Restoring a classic Porsche car“I have two grown-up sons, but they have zero interest in my baby,” Yoko says of her 911 Targa. “So when Kyoko came back, I knew it was time to get it running again. I figured Kyoko of all people would be someone who would understand what I wanted and how I wanted it done, especially since she had two little babies [her Porsche cars] of her own. “When I asked her to help me restore the car, she got even more excited than I thought she would,” Yoko adds. “It just turned out to be perfect timing for both of us. This has been a new journey for me, having Kyoko here and seeing that she loves these Porsche cars even more than I do.”For Kyoko, restoring the classic 911 Targa was like opening a treasure box. “Yoko had all the paperwork for the car, and I asked if I could take the file home and reorganise everything,” says Kyoko. “I took a whole weekend, sorted everything by workshop, by date, and then brought it back to her. In the course of the restoration, we just had to do these little things – just take care of stuff.”With the help of a local garage, the restoration process went smoothly and Kyoko and Yoko had the 911 back on the road in next to no time. “I got goosebumps when we picked up the car because it was the same feeling I had in 1974 when I first saw the Targa,” says Yoko. “It’s like seeing someone you haven’t seen for a long time – such a wonderful, satisfying, happy feeling.”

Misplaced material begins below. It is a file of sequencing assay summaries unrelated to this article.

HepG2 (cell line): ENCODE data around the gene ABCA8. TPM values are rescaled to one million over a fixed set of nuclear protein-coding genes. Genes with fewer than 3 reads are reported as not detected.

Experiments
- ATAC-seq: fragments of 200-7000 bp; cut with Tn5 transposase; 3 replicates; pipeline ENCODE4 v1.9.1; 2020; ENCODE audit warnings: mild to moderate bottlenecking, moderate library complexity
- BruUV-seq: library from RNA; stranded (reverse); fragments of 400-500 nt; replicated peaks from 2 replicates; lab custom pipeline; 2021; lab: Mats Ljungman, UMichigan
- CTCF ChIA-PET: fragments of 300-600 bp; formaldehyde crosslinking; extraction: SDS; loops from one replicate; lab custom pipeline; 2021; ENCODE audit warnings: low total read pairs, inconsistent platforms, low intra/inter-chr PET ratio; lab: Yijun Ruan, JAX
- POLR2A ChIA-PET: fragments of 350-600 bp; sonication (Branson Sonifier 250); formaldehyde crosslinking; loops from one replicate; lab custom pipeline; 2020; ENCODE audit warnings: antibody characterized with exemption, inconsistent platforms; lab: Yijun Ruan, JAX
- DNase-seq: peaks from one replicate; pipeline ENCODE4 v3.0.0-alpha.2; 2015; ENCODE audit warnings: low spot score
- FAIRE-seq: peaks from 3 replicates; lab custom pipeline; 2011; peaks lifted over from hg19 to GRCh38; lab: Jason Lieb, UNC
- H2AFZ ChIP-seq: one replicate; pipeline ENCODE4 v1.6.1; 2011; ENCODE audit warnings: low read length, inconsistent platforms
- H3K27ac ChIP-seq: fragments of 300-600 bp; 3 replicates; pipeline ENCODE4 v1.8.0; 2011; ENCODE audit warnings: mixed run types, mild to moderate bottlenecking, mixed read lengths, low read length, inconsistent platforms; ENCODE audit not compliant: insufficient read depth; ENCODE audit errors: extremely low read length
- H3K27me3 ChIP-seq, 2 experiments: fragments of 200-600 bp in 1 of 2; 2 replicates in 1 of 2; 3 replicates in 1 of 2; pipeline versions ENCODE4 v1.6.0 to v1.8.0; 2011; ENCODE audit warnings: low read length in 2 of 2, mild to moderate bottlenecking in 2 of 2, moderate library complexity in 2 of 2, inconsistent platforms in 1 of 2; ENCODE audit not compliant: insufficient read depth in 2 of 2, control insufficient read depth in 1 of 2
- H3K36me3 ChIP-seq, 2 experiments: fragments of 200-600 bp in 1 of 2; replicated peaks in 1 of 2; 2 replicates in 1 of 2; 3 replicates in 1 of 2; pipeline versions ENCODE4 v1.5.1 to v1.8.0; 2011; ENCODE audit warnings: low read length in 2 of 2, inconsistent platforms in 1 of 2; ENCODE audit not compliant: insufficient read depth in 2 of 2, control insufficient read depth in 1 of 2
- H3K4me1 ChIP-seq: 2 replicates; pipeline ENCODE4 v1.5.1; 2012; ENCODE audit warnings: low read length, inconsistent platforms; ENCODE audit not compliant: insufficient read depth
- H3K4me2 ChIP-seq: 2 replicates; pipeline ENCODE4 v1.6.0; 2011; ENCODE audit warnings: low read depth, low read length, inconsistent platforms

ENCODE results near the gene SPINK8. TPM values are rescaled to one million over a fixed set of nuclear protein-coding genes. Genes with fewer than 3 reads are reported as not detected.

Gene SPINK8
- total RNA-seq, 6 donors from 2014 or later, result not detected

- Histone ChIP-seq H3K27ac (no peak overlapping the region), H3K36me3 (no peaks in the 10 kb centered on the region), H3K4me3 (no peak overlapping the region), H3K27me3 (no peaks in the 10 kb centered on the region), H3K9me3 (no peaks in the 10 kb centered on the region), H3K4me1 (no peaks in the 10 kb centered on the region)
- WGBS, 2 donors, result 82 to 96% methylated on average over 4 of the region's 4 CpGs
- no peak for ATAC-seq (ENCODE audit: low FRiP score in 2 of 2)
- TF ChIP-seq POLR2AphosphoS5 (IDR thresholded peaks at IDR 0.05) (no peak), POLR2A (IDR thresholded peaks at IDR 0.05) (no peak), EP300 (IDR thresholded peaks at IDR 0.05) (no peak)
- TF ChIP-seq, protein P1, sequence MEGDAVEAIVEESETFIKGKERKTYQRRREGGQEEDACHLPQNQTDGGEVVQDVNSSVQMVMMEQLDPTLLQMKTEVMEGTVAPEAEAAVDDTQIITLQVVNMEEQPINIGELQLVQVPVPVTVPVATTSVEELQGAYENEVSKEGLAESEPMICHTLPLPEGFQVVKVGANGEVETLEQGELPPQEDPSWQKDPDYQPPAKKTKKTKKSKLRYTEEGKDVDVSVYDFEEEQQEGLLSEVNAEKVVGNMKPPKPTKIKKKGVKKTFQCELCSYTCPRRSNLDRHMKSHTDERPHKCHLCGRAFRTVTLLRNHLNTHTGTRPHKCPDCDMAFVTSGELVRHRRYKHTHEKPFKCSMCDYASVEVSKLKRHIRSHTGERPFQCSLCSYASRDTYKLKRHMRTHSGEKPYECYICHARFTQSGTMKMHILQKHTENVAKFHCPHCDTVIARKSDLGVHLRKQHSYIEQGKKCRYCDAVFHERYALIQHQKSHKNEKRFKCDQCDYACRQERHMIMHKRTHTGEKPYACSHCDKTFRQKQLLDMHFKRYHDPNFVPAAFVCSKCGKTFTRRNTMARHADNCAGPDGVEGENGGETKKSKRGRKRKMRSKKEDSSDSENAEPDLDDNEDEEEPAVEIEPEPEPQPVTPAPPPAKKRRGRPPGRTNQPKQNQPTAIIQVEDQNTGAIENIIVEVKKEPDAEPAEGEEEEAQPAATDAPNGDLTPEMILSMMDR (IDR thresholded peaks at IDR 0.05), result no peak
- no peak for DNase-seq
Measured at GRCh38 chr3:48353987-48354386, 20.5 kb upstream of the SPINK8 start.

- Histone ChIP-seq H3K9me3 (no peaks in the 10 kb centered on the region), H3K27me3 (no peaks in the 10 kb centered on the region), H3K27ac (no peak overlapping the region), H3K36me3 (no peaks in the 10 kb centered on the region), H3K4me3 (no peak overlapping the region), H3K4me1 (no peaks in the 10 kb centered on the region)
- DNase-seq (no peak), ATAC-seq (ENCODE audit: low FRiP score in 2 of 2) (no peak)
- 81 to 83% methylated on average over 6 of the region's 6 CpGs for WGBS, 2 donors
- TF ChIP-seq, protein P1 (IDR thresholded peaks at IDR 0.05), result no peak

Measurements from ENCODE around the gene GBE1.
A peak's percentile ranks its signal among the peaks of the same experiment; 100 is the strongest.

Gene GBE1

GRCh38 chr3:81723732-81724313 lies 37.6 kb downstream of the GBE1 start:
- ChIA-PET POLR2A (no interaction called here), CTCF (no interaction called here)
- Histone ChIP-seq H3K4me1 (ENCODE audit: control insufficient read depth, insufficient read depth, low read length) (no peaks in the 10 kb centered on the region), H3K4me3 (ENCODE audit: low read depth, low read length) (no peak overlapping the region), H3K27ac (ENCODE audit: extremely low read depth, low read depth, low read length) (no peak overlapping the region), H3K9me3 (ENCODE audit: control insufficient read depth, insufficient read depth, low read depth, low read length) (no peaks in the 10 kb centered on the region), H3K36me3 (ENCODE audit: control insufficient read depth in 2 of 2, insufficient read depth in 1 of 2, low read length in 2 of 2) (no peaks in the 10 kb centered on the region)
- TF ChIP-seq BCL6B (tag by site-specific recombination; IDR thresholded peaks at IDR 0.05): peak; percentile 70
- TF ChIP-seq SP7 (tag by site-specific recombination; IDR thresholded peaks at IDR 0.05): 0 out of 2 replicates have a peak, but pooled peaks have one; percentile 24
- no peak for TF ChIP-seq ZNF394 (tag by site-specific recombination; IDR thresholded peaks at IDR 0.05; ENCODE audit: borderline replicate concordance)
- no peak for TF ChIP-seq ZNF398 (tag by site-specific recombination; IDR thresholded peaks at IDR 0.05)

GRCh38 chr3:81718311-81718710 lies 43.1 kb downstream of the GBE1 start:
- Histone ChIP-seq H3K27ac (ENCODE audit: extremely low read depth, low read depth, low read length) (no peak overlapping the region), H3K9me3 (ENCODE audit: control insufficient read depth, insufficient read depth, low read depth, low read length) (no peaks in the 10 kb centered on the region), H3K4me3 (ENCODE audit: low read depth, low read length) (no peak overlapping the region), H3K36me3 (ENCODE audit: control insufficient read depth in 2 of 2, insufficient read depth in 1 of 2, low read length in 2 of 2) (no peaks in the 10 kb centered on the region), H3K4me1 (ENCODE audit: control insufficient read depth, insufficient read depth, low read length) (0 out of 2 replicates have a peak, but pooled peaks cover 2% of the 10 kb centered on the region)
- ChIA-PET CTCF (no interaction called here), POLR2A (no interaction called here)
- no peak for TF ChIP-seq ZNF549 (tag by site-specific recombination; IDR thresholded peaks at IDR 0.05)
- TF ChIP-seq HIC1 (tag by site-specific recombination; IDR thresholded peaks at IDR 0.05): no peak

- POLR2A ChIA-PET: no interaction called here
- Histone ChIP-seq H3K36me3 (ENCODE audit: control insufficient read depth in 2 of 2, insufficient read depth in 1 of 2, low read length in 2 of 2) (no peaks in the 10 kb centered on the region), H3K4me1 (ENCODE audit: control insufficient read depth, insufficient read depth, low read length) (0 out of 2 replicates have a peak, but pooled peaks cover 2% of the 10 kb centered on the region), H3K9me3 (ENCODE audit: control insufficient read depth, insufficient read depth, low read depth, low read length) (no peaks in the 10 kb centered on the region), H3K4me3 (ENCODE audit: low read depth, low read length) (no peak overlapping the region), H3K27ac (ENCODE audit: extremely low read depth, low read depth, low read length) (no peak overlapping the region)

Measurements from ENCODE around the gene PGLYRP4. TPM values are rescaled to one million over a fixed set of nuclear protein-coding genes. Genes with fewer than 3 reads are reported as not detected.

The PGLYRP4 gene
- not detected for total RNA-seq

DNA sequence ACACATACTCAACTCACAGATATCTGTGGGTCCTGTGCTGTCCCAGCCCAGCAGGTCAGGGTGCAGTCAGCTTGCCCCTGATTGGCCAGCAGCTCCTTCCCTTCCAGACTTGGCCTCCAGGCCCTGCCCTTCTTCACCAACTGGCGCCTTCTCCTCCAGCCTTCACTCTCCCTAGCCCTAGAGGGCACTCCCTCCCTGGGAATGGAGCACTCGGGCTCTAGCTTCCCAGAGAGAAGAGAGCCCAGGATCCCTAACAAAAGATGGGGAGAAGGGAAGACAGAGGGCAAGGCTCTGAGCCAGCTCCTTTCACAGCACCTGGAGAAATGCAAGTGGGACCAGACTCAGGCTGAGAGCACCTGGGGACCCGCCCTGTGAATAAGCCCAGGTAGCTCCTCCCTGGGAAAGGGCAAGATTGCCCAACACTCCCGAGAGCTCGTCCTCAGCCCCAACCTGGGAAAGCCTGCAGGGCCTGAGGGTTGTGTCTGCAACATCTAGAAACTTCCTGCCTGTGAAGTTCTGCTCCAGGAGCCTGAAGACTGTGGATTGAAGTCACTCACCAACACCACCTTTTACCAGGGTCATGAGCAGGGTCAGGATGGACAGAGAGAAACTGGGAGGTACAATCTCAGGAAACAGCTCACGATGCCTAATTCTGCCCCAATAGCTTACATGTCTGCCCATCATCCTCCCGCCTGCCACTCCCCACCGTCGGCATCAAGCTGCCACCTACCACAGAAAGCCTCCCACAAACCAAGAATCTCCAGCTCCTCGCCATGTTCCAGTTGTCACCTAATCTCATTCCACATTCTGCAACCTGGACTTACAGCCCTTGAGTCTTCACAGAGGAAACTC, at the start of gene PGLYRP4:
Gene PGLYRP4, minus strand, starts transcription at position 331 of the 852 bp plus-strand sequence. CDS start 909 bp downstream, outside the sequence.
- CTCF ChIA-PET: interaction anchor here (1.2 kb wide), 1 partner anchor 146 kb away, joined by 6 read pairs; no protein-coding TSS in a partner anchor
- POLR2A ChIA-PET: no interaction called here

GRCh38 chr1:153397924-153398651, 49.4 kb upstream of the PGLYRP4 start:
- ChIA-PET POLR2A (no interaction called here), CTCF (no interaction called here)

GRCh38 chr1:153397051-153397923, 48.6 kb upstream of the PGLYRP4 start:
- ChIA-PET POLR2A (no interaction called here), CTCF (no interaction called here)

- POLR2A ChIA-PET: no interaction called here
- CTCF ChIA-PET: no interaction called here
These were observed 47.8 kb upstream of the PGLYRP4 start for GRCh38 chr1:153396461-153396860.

Two Porsche 911 sportscars parked side by side at dusk
We are family: Yoko and Kyoko’s two Porsche cars hang out together, just like their owners do | Jack Schroeder
Building a Porsche community through shared experiences“There are so many different connections within the Porsche community and so many relationships that you build through it,” says Yoko. “And community is part of being Japanese because we respect the generations. For me, that helps explain my connection and affinity with the car. The other thing I love about my 911 Targa is that it’s not plush, it’s a real sports car – which is what it’s supposed to be. When you’re sat in a classic Porsche, you feel like you regain some of your sanity.”For Yoko and Kyoko, having a friend who shares an interest and passion is hugely meaningful. “It feels like we were meant to be, from the time she was three years old,” says Yoko of her younger friend. “Watching her grow and develop her passions, which are so close to mine, is something we owe to our love of Porsche. “And I hope we can pass that passion on to the next generation,” Yoko continues. “That mutual respect between the Porsche, owners, fans and the entire community is what will always keep that Porsche for passion going.”